Cybersecurity and Fraud Protection
How to Protect Your Business From Wire Fraud
To prevent and prepare for a wire fraud attack, your business should not only educate all employees, but develop a comprehensive incident response plan.
Wire fraud is pervasive and costly. Cybercriminals use business email compromise (BEC) and other wire-fraud methods to target payments employees. Instances of BEC alone resulted in over $26 billion in domestic and international exposed dollar losses from June 2016 to July 2019. On top of financial costs, businesses must contend with wire fraud’s impacts on business operations, payments systems and corporate reputation.
Aside from BEC, common methods of wire fraud include:
- Phishing, including voice and SMS phishing—vishing and SMShing, respectively
- Email account compromise (EAC)
Education is paramount to wire fraud prevention. It’s essential to train employees on how to spot and prevent fraud, as well as follow best practices surrounding wire fraud:
- Establish a tiered confirmation process.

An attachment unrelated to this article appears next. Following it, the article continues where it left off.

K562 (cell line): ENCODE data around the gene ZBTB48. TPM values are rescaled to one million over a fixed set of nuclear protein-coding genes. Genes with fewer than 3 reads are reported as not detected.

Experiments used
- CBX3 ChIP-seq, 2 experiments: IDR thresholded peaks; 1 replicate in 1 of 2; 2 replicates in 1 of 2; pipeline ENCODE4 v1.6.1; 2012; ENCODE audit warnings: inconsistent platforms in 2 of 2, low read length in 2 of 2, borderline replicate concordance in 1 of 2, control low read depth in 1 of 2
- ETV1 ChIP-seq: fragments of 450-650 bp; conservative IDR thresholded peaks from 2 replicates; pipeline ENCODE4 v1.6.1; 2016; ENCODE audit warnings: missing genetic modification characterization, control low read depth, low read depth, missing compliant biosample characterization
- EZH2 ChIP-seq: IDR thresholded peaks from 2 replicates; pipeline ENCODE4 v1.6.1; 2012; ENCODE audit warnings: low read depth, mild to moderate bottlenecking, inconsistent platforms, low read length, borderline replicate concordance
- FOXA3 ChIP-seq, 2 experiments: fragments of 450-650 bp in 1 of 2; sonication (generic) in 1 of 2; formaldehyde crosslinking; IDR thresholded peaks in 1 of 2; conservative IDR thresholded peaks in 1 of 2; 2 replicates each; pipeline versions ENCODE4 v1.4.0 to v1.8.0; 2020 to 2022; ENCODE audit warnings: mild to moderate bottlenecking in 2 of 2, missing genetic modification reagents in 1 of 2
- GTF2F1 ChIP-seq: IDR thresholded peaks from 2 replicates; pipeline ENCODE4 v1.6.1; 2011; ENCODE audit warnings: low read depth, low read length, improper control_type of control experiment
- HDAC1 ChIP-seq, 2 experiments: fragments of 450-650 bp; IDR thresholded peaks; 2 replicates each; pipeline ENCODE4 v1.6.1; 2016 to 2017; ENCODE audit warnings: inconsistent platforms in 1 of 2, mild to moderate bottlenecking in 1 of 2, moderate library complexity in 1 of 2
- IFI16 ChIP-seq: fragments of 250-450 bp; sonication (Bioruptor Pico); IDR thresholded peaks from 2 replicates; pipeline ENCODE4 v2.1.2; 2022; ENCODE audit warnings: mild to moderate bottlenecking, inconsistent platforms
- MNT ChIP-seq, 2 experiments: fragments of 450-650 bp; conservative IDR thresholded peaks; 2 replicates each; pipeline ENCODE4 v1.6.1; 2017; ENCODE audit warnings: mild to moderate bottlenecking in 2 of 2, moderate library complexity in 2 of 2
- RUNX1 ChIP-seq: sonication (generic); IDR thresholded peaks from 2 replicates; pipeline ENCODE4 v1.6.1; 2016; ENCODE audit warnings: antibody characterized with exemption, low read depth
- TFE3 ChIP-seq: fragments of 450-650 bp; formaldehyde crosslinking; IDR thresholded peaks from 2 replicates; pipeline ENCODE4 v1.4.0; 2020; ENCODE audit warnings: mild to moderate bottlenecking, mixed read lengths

- Never release funds if you cannot validate the request.
- Develop escalation protocols.
- Create shared protocols with vendors and suppliers.
- Implement a separation of duties between employees who request payments and those who release funds.
Develop an Incident Response Plan
If your business experiences wire fraud, however, you should be prepared to respond effectively. To do so, you’ll need a thorough incident response plan consisting of four stages:
- Detection and analysis
- Containment, eradication and recovery
- Post-incident activity
Reporting Wire Fraud Attempts
Victims of wire fraud should contact the financial institutions involved to halt additional fraudulent transactions. Likewise, report the incident to law enforcement, which helps your business and others avoid similar fraud attempts.